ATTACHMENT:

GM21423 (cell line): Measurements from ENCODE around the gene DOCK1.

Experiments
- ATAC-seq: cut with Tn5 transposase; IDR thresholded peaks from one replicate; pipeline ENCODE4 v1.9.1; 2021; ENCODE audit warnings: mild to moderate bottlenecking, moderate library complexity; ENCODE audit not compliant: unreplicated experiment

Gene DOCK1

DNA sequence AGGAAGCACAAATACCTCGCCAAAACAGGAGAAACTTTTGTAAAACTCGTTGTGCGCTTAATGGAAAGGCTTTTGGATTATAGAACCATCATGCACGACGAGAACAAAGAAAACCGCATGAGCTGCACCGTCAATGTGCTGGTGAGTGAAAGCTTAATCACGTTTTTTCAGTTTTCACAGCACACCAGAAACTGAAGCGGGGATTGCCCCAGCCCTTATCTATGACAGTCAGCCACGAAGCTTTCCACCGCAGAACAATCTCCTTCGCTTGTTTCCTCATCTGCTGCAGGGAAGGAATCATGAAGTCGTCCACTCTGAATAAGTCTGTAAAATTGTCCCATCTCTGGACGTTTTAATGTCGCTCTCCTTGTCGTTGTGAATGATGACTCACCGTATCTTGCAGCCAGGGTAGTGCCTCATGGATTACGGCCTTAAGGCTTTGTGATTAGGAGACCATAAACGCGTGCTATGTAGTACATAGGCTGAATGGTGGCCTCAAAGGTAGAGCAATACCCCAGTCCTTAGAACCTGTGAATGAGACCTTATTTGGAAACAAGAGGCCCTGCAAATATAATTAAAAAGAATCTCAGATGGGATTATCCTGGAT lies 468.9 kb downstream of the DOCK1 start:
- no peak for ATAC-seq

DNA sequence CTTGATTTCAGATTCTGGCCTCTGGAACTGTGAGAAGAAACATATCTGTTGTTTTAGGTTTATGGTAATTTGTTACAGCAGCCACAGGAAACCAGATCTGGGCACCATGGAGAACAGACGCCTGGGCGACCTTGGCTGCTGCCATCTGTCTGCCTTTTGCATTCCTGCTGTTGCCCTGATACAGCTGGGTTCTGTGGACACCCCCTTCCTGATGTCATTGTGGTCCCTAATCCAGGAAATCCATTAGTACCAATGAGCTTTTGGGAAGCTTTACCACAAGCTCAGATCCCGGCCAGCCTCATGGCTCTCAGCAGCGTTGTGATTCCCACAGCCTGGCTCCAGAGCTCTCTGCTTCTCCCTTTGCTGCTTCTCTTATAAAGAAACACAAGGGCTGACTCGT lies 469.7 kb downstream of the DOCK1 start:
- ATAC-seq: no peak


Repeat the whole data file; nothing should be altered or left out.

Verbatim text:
GM21423 (cell line): Measurements from ENCODE around the gene DOCK1.

Experiments
- ATAC-seq: cut with Tn5 transposase; IDR thresholded peaks from one replicate; pipeline ENCODE4 v1.9.1; 2021; ENCODE audit warnings: mild to moderate bottlenecking, moderate library complexity; ENCODE audit not compliant: unreplicated experiment

Gene DOCK1

DNA sequence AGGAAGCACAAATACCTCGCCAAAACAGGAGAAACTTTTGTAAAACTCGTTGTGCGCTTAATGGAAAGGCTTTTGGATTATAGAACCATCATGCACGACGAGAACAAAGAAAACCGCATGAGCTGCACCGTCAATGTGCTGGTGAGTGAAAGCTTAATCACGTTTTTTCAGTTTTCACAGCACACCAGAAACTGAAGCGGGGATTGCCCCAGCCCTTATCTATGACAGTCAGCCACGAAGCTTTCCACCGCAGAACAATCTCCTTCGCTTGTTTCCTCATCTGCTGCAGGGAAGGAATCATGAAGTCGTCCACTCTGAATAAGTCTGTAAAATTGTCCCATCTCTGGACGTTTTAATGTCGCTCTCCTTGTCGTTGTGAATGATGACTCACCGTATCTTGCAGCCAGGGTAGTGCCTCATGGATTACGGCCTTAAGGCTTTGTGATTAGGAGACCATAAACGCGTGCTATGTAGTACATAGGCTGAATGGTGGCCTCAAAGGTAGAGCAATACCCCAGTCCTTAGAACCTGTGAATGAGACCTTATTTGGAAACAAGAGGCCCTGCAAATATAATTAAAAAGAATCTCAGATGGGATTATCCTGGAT lies 468.9 kb downstream of the DOCK1 start:
- no peak for ATAC-seq

DNA sequence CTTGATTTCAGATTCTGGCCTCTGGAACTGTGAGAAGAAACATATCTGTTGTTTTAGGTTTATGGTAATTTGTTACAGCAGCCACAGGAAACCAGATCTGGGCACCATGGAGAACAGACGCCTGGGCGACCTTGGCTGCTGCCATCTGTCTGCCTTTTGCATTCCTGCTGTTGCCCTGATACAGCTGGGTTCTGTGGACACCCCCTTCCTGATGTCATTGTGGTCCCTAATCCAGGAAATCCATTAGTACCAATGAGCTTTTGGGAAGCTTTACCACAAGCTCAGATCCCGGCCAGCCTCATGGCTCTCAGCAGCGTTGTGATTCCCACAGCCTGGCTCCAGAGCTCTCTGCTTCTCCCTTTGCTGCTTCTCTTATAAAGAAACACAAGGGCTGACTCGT lies 469.7 kb downstream of the DOCK1 start:
- ATAC-seq: no peak